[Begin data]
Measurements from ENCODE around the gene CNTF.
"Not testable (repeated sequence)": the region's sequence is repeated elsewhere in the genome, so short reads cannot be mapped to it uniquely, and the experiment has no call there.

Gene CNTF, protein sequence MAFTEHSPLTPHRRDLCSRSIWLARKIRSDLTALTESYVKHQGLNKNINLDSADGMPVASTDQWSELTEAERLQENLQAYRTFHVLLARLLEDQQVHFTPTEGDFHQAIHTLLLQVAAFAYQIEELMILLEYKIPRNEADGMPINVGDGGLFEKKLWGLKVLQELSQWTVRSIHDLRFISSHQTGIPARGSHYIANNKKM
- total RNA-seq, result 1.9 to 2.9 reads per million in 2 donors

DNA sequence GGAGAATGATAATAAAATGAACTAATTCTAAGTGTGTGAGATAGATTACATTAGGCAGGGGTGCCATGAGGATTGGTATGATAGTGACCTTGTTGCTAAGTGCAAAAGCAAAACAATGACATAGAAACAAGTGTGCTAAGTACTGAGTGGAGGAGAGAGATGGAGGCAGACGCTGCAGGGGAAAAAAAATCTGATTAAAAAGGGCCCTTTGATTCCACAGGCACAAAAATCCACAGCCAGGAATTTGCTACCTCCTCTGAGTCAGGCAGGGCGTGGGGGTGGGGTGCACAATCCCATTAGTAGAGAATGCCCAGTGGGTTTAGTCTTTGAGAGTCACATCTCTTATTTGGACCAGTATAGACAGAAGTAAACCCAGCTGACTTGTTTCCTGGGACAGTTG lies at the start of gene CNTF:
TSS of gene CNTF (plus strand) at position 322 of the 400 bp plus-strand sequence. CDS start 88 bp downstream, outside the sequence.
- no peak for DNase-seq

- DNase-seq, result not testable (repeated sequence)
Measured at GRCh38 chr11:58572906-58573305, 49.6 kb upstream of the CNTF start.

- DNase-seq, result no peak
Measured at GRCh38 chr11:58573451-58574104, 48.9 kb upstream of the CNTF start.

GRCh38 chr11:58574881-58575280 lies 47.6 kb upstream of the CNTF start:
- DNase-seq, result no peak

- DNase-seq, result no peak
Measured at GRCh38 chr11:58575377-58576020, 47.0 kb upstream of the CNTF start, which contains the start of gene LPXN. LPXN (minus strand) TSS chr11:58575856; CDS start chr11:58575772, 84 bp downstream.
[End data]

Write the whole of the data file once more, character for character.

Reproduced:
Measurements from ENCODE around the gene CNTF.
"Not testable (repeated sequence)": the region's sequence is repeated elsewhere in the genome, so short reads cannot be mapped to it uniquely, and the experiment has no call there.

Gene CNTF, protein sequence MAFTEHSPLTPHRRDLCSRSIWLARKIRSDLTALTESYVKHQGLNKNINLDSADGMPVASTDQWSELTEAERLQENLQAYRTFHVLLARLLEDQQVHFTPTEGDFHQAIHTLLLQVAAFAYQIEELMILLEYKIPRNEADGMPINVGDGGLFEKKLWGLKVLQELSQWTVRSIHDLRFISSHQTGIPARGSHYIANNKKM
- total RNA-seq, result 1.9 to 2.9 reads per million in 2 donors

DNA sequence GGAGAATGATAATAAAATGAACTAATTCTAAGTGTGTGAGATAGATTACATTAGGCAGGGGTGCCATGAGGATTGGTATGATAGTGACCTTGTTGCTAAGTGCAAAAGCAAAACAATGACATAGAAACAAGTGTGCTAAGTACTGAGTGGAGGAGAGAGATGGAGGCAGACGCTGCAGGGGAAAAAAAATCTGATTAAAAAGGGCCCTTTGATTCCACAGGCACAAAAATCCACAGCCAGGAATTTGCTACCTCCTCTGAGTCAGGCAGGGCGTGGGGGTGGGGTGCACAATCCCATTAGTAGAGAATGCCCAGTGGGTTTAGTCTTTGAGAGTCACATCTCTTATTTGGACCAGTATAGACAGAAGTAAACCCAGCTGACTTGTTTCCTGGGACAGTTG lies at the start of gene CNTF:
TSS of gene CNTF (plus strand) at position 322 of the 400 bp plus-strand sequence. CDS start 88 bp downstream, outside the sequence.
- no peak for DNase-seq

- DNase-seq, result not testable (repeated sequence)
Measured at GRCh38 chr11:58572906-58573305, 49.6 kb upstream of the CNTF start.

- DNase-seq, result no peak
Measured at GRCh38 chr11:58573451-58574104, 48.9 kb upstream of the CNTF start.

GRCh38 chr11:58574881-58575280 lies 47.6 kb upstream of the CNTF start:
- DNase-seq, result no peak

- DNase-seq, result no peak
Measured at GRCh38 chr11:58575377-58576020, 47.0 kb upstream of the CNTF start, which contains the start of gene LPXN. LPXN (minus strand) TSS chr11:58575856; CDS start chr11:58575772, 84 bp downstream.